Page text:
Erik Buell Racing’s release of new models has been slow and steady, despite the American company teasing the names of its first three consumer-level machines from day one. EBR gave the world an early look at the 2015 Erik Buell Racing 1190SX, the streetfighter version of the company’s EBR 1190RX superbike, and now we await the company’s third model. It has long been rumored that the third model from Erik Buell Racing, the EBR 1190AX, would be an adventure-touring model, and Gary Pietruszewski, the Vice President of Global Sales at Erik Buell Racing, confirmed as much while talking to Autoevolution. Like the 1190SX, we don’t expect EBR to re-tune the 1190AX’s engine from its original superbike application.

No Polaris Slingshot in Texas, For Now

Bad news if you live in Texas and want to grab the hottest trike on the market right now, the Polaris Slingshot, as the Lone Star State has rescinded its approval for Slingshot sales in Texas. Despite initially approving the Polaris Slingshot for sales on November 4th, the State of Texas reversed its approval, leaving Polaris to notify dealerships on November 10th that they would be unable to sell the Slingshot, for the foreseeable future. The issue comes down to the application of the definition of what is a motorcycle in the State of Texas, which defines a motorcycle “as a motor vehicle, other than a tractor, that is equipped with a rider’s saddle and designed to have when propelled not more than three wheels on the ground.” (Texas Transportation Code §541.201 (9)).

Newspeak: BMW Removes “Enduro” from Its Lexicon

If you go in to your local BMW dealer and ask to look at their latest enduro models, you should brace yourself for a Laurel & Hardy routine, as the e-word is now persona no grata at US dealerships. Instead, BMW dealers have been instructed to use the word “adventure” instead, newspeaking would-be customers into a segment that BMW literally invented (with a little help from Ewan and Charley). BMW Motorrad USA has also struck the word from its online footprint (except for harder to change things like URLs), just as the German company has flooded the segment with multiple models (more on that later), namely the BMW S1000XR.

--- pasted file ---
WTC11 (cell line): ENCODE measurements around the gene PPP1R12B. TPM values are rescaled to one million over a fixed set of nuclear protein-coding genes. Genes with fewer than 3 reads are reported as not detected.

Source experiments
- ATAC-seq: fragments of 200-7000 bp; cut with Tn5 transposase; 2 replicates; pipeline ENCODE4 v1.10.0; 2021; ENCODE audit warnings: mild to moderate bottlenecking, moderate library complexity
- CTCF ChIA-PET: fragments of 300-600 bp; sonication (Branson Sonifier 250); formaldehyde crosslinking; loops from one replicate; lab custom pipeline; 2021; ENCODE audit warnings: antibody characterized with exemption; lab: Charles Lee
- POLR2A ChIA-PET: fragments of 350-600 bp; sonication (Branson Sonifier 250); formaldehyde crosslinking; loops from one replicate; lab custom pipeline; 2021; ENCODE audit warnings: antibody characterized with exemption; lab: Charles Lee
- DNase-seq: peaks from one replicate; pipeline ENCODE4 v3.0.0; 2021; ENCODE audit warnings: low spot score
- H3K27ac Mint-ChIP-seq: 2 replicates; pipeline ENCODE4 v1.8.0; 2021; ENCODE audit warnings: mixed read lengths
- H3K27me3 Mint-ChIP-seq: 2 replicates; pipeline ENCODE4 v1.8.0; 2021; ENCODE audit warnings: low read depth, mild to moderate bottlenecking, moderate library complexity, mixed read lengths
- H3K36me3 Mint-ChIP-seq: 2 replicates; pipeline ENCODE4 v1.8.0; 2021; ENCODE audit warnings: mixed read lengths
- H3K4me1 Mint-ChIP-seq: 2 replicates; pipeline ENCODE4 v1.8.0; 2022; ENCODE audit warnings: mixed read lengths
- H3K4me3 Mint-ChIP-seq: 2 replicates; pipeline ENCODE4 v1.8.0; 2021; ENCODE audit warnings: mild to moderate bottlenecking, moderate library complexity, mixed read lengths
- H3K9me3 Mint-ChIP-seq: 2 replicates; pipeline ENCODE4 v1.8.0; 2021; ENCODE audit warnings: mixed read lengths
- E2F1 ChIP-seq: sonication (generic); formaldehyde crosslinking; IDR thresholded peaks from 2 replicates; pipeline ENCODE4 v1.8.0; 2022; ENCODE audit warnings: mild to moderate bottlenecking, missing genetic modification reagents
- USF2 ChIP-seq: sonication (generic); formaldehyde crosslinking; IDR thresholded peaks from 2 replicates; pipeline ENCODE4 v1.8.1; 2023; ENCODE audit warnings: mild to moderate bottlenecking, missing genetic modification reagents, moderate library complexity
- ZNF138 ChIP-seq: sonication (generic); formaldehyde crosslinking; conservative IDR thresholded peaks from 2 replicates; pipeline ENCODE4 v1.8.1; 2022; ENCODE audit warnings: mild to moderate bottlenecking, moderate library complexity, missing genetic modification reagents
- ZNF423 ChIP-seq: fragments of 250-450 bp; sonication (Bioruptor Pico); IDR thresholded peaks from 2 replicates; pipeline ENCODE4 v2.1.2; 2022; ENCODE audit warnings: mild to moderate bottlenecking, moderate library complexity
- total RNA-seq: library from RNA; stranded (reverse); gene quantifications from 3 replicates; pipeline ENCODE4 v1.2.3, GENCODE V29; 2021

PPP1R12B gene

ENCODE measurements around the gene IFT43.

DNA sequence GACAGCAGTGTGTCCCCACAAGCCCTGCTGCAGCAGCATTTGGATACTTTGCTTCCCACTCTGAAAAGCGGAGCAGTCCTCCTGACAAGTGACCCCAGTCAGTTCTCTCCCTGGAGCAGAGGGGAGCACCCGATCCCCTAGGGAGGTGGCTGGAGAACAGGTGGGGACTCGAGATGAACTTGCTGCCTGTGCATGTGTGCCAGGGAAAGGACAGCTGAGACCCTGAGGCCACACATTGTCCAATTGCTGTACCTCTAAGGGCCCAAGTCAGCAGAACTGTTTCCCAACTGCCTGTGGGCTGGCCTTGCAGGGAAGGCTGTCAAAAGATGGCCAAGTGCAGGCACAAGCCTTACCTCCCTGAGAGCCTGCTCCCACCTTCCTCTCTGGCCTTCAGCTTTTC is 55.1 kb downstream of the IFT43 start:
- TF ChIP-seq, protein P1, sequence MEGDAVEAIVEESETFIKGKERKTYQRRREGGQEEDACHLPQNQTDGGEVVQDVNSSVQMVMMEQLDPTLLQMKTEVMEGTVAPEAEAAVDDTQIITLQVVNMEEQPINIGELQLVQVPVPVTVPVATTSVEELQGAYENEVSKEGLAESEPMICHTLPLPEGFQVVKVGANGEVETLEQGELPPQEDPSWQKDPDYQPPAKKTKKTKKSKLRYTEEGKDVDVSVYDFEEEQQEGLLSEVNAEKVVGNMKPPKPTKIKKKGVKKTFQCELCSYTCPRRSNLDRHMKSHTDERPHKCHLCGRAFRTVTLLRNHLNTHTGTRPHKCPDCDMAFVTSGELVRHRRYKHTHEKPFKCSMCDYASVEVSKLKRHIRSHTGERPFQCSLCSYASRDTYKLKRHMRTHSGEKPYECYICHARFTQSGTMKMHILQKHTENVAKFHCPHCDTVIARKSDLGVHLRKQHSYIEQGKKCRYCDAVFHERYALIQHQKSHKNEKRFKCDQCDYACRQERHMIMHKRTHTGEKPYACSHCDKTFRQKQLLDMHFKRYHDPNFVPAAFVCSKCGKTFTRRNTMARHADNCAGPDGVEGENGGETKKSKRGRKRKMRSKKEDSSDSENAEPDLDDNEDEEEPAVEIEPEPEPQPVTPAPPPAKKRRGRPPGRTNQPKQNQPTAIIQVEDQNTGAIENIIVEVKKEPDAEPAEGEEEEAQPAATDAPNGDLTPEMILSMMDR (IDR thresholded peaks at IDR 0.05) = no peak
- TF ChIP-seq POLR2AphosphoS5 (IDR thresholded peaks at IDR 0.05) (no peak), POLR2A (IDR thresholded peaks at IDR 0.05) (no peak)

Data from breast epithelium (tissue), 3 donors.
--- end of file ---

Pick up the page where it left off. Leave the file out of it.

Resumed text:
KTM 390 Duke Also Confirmed for the USA

In addition the KTM RC390, KTM USA has also seen fit to bring the KTM 390 Duke to American soil for the 2015 model year. The absence of the small-displacement street bike on KTM USA’s lineup for the past two year has been a curious one, as the 375cc naked bike has been selling quite well in other markets. Whatever reasons KTM USA might have for delaying the arrival of the KTM 390 Duke to the United States, the good news is that American riders will have it as an option starting next year. Pricing is set at $4,999, and includes Brembo brakes and WP suspension.

Q&A: Randy Mamola Talks About the MotoGP Season So Far

08/15/2013 @ 4:12 pm, by Jensen Beeler11 COMMENTS

Q&A: Randy Mamola Talks About the MotoGP Season So Far randy mamola day of stars laguna seca jensen beeler 635x423

With MotoGP’s summer break officially underway (and just days away from now concluding), Asphalt & Rubber sat down with Randy Mamola at the finish of the US Grand Prix at Laguna Seca, to get the Grand Prix legend’s perspective on how the 2013 MotoGP Championship was shaping up so far in his eyes.

Obviously, the man of the hour at the time of our discussion was Marc Marquez, who had just recreated one the most talked about passes in motorcycle racing history, and had won at one of the most enigmatic tracks on the GP calendar…after having never been to Laguna Seca before, naturally.

Sharing his insights on Marquez and the talent that the Repsol Honda rider exudes, Mamola gave us his unique perspective on the leaders for this year’s MotoGP title, amongst other issues in the paddock. Read the Q&A from our dialogue after the jump.

IOMTT: Q&A with Michael Czysz on the 2012 Mo’Czyzzle

06/06/2012 @ 5:28 am, by Jensen Beeler5 COMMENTS

IOMTT: Q&A with Michael Czysz on the 2012 MoCzyzzle 2012 motoczysz e1pc 23 635x425

Getting a chance to sit down with Michael Czysz, ahead of the 2012 SES TT Zero race, we asked the designer of the 2012 MotoCzysz E1pc and CEO of MotoCzysz a few questions about the Segway MotoCzysz Racing team’s latest machine, as well as his thoughts on the 2012 season and the state of electric motorcycle racing. With aerodynamics being the centerpiece for the team’s 2012 entry, there’s a lot of reading between the lines between Michael’s comments on the bike’s technical aspects, which become fairly apparent when closely examining the 2012 MotoCzysz E1pc u-close. And yes, we of course even asked the form-driven motorcyclist his thoughts on the bike’s aesthetics.